No plans to cancel Monaco – ACM
The Automobile Club de Monaco has insisted that their plans for a triple header in six weeks, including the Monaco Grand Prix, Monaco ePrix and Monaco Historic Grand Prix will go ahead despite fears it may need to be cancelled due to coronavirus.
Races held on street circuits with government backing are widely regarded as being more vulnerable to cancellation or postponement than races at traditional venues, in large part due to the lead time and resources required to ready the circuits.
All last year’s events apart from Rally de Monaco were cancelled in March due to the pandemic as the city-state and neighbouring France went into a strict lockdown. Already this year’s Australian Grand Prix has been postponed and both Baku and Montreal are also under threat.
Melbourne, Monte Carlo and Baku which require weeks of build to prepare the circuit are seen as the most vulnerable to cancellation, while Montreal is a semi-permanent venue, it does require extra work every year.
Track action is scheduled to start two weeks earlier than normal with the historic race on 21st – 23rd April followed by the Monaco ePrix on. The 08th May, followed by F1 and F2 on 20 – 23 May.
Monaco has like many countries have placed strict border controls and lockdowns to control the spread of the virus.
Honda wants a winning final year – Tanabe
Honda’s technical director Toyoharu Tanabe wants their final season with Red Bull and Alpha Tauri to be a winning one rather than a forlorn farewell, with more race victories and a championship challenge the clear target.
The Japanese manufacturer shocked the sport in October when it announced it would be withdrawing from the sport at the end of 2021. After three unsuccessful years with McLaren, Honda teamed up with Toro Rosso for 2018, before taking on Red Bull as a works team the following year.
Across the two teams, they have clinched five race victories to date in their two-and-a-half-year partnership with the Red Bull family. However, it decided not to renew the deal and withdraw from the sport at the end of the year.
Tanabe told F1.com, “Of course, we are developing our new power unit for 2021, not only for performance but also reliability and then we know our position is still behind the Mercedes.”
“Then the other competitors don’t sleep during the off-season So we have a very short off-season this year, but everyone involved in Formula One makes maximum effort to win races, also the championship, so it’s not… easy to tell you we will win.”
He says they would be delighted to challenge for the title this season, with Tanabe explaining after the season finale that Honda had made great strides in reliability and reiterated their lofty goal for next season.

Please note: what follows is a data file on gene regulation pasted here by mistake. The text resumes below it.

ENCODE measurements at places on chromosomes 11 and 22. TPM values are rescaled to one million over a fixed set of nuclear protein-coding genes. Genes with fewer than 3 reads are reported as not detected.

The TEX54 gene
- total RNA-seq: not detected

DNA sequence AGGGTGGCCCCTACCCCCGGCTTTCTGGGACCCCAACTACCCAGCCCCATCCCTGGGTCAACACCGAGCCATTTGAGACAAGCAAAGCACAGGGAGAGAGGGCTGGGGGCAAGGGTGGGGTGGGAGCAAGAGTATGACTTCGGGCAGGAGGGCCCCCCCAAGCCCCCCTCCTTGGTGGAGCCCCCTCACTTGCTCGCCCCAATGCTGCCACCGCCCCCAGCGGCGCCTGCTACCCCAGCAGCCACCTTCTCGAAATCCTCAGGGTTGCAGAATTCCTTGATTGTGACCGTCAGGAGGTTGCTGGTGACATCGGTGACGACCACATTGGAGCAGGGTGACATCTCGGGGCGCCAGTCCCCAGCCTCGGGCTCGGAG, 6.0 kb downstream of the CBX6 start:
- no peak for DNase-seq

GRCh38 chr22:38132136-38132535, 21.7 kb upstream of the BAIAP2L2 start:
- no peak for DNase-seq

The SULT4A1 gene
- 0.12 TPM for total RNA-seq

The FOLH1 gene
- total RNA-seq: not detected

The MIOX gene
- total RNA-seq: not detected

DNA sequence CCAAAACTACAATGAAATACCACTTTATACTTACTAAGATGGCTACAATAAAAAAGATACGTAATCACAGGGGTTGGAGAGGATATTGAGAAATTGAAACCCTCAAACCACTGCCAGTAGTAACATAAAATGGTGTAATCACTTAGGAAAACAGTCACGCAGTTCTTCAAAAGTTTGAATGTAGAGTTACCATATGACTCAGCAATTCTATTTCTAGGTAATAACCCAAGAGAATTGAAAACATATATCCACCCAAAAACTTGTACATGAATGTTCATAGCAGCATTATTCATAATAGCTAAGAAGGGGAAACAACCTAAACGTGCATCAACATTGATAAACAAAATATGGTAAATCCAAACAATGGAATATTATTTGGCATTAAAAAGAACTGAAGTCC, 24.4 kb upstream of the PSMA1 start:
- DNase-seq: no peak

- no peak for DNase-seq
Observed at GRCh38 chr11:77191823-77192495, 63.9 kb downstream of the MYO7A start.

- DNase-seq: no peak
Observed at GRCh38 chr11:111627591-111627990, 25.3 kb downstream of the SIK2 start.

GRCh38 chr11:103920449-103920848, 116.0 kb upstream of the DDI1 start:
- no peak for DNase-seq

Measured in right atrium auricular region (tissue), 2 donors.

Tanabe says victory in Abu Dhabi was a strong result to round of the season and they had improved reliability and reiterated their lofty goal for next season.
Adding “Overall, this was a strong result for Honda to round off the year Another positive is that we learned from previous seasons: improving our reliability so that we used just the three PUs allowed per driver, taking no PU-related penalties.”
Alpha Tauri believes big advantage from wind tunnel switch
Alpha Tauri believes switching to Red Bull’s sixty per cent wind tunnel will offer them a “big advantage” in designing the 2022 car. Following the re-band of the team last year, Red Bull says they see Alpha Tauri now as a sister team rather than a B-team.
As part of the change in approach from Red Bull, the Italian team will no longer use its own wind tunnel and switches to Red Bull’s facility at Bedford to complete all development work on its 2022 car.
This has been afforded by the new handicap system on wind tunnel time introduced to F1 this year, meaning both teams can use the same wind tunnel. Last year the team switched to using a sixty per cent wind tunnel.
Team principal Franz Tost was confident the switch would act as a further boost to Alpha Tauri’s fortunes moving forward, in tandem with the new cost cap and regulation change for 2022.
Tost told Autosport, “It’s a big advantage to change to the 60% wind tunnel because up to now we’ve always had to work with the 50%. The 60% is of course more accurate and provides us with hopefully more valid data.”
“Then we have the second year of the cost cap, which means the top teams should not be in a position to invest so much more money as we do.” Tost says he is looking forward to the regulation change, but he admits he doesn’t know where the team will be.
Technical director Jody Egginton has confidence that the move to a 60% model would remove any lingering doubts because they have been held back by using a smaller wind tunnel.